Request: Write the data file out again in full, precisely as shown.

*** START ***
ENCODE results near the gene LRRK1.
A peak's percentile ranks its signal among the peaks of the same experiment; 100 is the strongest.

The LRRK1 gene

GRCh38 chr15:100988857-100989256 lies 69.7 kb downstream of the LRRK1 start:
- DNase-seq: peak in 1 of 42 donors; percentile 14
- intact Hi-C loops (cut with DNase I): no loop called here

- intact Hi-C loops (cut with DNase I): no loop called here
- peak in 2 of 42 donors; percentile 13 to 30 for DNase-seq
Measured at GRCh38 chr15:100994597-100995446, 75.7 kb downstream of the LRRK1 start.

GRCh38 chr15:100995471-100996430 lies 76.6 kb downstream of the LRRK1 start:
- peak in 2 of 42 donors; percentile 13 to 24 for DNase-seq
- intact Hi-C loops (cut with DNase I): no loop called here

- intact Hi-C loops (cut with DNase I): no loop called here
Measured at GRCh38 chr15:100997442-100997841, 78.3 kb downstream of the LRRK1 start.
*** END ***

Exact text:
ENCODE results near the gene LRRK1.
A peak's percentile ranks its signal among the peaks of the same experiment; 100 is the strongest.

The LRRK1 gene

GRCh38 chr15:100988857-100989256 lies 69.7 kb downstream of the LRRK1 start:
- DNase-seq: peak in 1 of 42 donors; percentile 14
- intact Hi-C loops (cut with DNase I): no loop called here

- intact Hi-C loops (cut with DNase I): no loop called here
- peak in 2 of 42 donors; percentile 13 to 30 for DNase-seq
Measured at GRCh38 chr15:100994597-100995446, 75.7 kb downstream of the LRRK1 start.

GRCh38 chr15:100995471-100996430 lies 76.6 kb downstream of the LRRK1 start:
- peak in 2 of 42 donors; percentile 13 to 24 for DNase-seq
- intact Hi-C loops (cut with DNase I): no loop called here

- intact Hi-C loops (cut with DNase I): no loop called here
Measured at GRCh38 chr15:100997442-100997841, 78.3 kb downstream of the LRRK1 start.